Wednesday, 12 September 2012

‘LET ME WIN, BUT IF I CANNOT WIN, LET ME BE BRAVE IN THE ATTEMPT’ - Why I love being a Special Olympics Trainer

It’s official, the party’s over. The Olympics and Paralympics have ended and the flags are now on their way to Rio. 

Throughout the Olympics and Paralympics, not only have the stories and the triumphs engaged me completely, but the significance sport has had for all of the athletes has been obvious and electrifying.We’ve witnessed how it has changed people’s lives by giving them opportunities, goals and dreams. The power of sport is the same for everyone involved, and is especially the case for the athletes I train for the Special Olympics.

The Special Olympics is a year-round community sports programme for all children and adults who have learning disabilities. It also includes a few days of events and competition throughout the year. The ethos is to promote and encourage sport. It’s not all about the winning, but the taking part – being active, keeping fit, social interaction, learning new skills, pushing boundaries and most importantly enjoying the moment and having fun.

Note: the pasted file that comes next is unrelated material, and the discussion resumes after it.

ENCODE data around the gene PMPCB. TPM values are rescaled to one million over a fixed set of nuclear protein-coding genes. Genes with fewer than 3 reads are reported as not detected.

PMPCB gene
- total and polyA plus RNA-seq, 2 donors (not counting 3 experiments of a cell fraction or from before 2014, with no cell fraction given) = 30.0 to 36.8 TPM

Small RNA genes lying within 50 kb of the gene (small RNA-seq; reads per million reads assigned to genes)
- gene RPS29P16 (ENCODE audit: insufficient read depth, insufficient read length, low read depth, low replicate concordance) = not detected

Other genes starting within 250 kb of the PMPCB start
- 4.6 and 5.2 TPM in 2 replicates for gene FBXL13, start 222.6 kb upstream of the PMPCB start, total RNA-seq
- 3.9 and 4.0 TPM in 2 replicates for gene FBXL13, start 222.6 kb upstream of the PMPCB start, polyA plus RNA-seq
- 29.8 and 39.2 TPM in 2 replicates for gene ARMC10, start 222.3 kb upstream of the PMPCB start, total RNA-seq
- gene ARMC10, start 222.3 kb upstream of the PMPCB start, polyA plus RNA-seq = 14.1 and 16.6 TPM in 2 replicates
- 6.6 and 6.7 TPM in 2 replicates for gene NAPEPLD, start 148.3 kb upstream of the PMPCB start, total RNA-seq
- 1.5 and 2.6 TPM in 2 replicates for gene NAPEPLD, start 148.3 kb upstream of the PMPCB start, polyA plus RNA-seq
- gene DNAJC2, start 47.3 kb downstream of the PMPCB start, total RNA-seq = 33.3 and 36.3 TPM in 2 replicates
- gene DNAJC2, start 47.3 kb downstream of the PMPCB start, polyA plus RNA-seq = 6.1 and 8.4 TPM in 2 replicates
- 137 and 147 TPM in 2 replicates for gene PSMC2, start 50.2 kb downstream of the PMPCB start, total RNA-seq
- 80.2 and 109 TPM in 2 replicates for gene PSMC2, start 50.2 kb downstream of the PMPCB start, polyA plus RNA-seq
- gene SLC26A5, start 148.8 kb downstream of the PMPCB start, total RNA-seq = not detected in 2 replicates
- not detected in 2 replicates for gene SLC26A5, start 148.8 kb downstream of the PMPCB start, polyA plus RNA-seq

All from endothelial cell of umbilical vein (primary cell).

I teach Joe. Joe rides on two wheels and so doesn’t need a specially adapted bike. When Joe first started training, cycling around the park was hard work. Now he’s like Forrest Gump. If I let him, he would just keep on going. We do warm ups, practice braking and gears, do mini sprints, time-trials and play games with other trainees.

Last week we were riding on a path in the park. For once it was clear – no people, no dogs, just a big open space and before I knew it, Joe put his foot down and whizzed off. I had to pedal really fast to catch him up and as I did so, I turned around and saw his face. He was smiling from ear to ear. Joe is non-verbal, but that smile said a thousand words. As a trainer, that smile is the highlight of my week.

So, the Olympics and Paralympics might be over, but here is a very Special Olympics that happens year round. Want to come and join the party?

For more information on how to get involved with the Special Olympics, go to:

For more information on taking part as a Special Olympics cycling trainee, go to:

Photo of me © James Perrin:

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